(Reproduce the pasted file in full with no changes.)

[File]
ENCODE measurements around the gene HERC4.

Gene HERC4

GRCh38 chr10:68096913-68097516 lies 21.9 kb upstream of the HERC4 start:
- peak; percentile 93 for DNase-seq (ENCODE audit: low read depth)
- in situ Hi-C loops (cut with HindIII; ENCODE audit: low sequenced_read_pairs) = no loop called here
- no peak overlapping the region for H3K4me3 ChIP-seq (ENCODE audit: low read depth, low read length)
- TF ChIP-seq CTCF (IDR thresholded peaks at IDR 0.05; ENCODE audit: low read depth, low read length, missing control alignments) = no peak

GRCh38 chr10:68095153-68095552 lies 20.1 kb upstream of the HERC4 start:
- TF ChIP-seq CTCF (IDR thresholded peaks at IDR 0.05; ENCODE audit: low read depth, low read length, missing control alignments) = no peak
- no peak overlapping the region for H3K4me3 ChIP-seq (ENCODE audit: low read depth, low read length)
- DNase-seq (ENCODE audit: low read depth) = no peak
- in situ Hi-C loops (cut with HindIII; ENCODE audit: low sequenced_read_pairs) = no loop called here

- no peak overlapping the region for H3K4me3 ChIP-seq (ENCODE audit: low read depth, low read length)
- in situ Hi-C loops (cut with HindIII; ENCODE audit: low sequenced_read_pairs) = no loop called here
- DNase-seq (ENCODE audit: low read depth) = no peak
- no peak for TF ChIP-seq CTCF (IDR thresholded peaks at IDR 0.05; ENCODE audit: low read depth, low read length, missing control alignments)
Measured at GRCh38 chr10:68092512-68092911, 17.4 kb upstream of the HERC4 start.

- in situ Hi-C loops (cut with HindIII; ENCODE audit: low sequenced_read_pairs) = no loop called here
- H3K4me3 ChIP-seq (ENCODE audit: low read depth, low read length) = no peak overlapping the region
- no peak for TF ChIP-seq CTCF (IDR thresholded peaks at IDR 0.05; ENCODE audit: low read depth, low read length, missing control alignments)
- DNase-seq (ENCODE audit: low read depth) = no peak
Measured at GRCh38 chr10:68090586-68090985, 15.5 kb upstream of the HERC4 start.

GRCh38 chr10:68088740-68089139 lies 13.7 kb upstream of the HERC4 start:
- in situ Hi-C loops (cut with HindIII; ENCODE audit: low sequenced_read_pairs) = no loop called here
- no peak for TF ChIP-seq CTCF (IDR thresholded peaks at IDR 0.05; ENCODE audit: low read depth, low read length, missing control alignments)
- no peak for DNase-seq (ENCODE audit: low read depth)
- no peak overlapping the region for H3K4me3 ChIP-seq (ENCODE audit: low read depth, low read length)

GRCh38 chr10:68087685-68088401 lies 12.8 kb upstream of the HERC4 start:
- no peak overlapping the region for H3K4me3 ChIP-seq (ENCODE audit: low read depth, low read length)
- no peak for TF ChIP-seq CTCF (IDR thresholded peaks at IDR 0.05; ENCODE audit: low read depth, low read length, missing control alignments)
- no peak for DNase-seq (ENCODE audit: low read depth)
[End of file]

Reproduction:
ENCODE measurements around the gene HERC4.

Gene HERC4

GRCh38 chr10:68096913-68097516 lies 21.9 kb upstream of the HERC4 start:
- peak; percentile 93 for DNase-seq (ENCODE audit: low read depth)
- in situ Hi-C loops (cut with HindIII; ENCODE audit: low sequenced_read_pairs) = no loop called here
- no peak overlapping the region for H3K4me3 ChIP-seq (ENCODE audit: low read depth, low read length)
- TF ChIP-seq CTCF (IDR thresholded peaks at IDR 0.05; ENCODE audit: low read depth, low read length, missing control alignments) = no peak

GRCh38 chr10:68095153-68095552 lies 20.1 kb upstream of the HERC4 start:
- TF ChIP-seq CTCF (IDR thresholded peaks at IDR 0.05; ENCODE audit: low read depth, low read length, missing control alignments) = no peak
- no peak overlapping the region for H3K4me3 ChIP-seq (ENCODE audit: low read depth, low read length)
- DNase-seq (ENCODE audit: low read depth) = no peak
- in situ Hi-C loops (cut with HindIII; ENCODE audit: low sequenced_read_pairs) = no loop called here

- no peak overlapping the region for H3K4me3 ChIP-seq (ENCODE audit: low read depth, low read length)
- in situ Hi-C loops (cut with HindIII; ENCODE audit: low sequenced_read_pairs) = no loop called here
- DNase-seq (ENCODE audit: low read depth) = no peak
- no peak for TF ChIP-seq CTCF (IDR thresholded peaks at IDR 0.05; ENCODE audit: low read depth, low read length, missing control alignments)
Measured at GRCh38 chr10:68092512-68092911, 17.4 kb upstream of the HERC4 start.

- in situ Hi-C loops (cut with HindIII; ENCODE audit: low sequenced_read_pairs) = no loop called here
- H3K4me3 ChIP-seq (ENCODE audit: low read depth, low read length) = no peak overlapping the region
- no peak for TF ChIP-seq CTCF (IDR thresholded peaks at IDR 0.05; ENCODE audit: low read depth, low read length, missing control alignments)
- DNase-seq (ENCODE audit: low read depth) = no peak
Measured at GRCh38 chr10:68090586-68090985, 15.5 kb upstream of the HERC4 start.

GRCh38 chr10:68088740-68089139 lies 13.7 kb upstream of the HERC4 start:
- in situ Hi-C loops (cut with HindIII; ENCODE audit: low sequenced_read_pairs) = no loop called here
- no peak for TF ChIP-seq CTCF (IDR thresholded peaks at IDR 0.05; ENCODE audit: low read depth, low read length, missing control alignments)
- no peak for DNase-seq (ENCODE audit: low read depth)
- no peak overlapping the region for H3K4me3 ChIP-seq (ENCODE audit: low read depth, low read length)

GRCh38 chr10:68087685-68088401 lies 12.8 kb upstream of the HERC4 start:
- no peak overlapping the region for H3K4me3 ChIP-seq (ENCODE audit: low read depth, low read length)
- no peak for TF ChIP-seq CTCF (IDR thresholded peaks at IDR 0.05; ENCODE audit: low read depth, low read length, missing control alignments)
- no peak for DNase-seq (ENCODE audit: low read depth)